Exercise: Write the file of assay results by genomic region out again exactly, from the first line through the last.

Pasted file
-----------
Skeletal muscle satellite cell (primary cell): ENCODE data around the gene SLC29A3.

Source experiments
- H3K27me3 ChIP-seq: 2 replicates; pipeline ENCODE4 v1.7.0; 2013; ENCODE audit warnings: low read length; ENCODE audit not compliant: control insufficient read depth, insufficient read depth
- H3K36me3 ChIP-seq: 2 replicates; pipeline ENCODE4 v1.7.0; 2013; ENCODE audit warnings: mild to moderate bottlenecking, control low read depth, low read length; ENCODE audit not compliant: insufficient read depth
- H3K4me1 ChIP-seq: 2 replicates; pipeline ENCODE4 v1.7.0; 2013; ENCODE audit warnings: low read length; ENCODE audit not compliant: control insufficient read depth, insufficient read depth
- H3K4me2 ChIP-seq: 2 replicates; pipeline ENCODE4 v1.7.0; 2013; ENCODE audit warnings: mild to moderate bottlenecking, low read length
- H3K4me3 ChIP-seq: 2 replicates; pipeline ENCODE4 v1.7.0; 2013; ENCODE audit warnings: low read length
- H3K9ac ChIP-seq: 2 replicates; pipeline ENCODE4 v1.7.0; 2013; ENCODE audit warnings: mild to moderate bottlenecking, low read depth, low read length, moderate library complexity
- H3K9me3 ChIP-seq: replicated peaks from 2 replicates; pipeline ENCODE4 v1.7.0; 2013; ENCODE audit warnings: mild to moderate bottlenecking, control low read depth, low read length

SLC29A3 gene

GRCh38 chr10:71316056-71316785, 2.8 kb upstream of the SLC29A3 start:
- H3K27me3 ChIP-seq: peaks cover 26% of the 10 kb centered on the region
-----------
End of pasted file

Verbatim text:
Skeletal muscle satellite cell (primary cell): ENCODE data around the gene SLC29A3.

Source experiments
- H3K27me3 ChIP-seq: 2 replicates; pipeline ENCODE4 v1.7.0; 2013; ENCODE audit warnings: low read length; ENCODE audit not compliant: control insufficient read depth, insufficient read depth
- H3K36me3 ChIP-seq: 2 replicates; pipeline ENCODE4 v1.7.0; 2013; ENCODE audit warnings: mild to moderate bottlenecking, control low read depth, low read length; ENCODE audit not compliant: insufficient read depth
- H3K4me1 ChIP-seq: 2 replicates; pipeline ENCODE4 v1.7.0; 2013; ENCODE audit warnings: low read length; ENCODE audit not compliant: control insufficient read depth, insufficient read depth
- H3K4me2 ChIP-seq: 2 replicates; pipeline ENCODE4 v1.7.0; 2013; ENCODE audit warnings: mild to moderate bottlenecking, low read length
- H3K4me3 ChIP-seq: 2 replicates; pipeline ENCODE4 v1.7.0; 2013; ENCODE audit warnings: low read length
- H3K9ac ChIP-seq: 2 replicates; pipeline ENCODE4 v1.7.0; 2013; ENCODE audit warnings: mild to moderate bottlenecking, low read depth, low read length, moderate library complexity
- H3K9me3 ChIP-seq: replicated peaks from 2 replicates; pipeline ENCODE4 v1.7.0; 2013; ENCODE audit warnings: mild to moderate bottlenecking, control low read depth, low read length

SLC29A3 gene

GRCh38 chr10:71316056-71316785, 2.8 kb upstream of the SLC29A3 start:
- H3K27me3 ChIP-seq: peaks cover 26% of the 10 kb centered on the region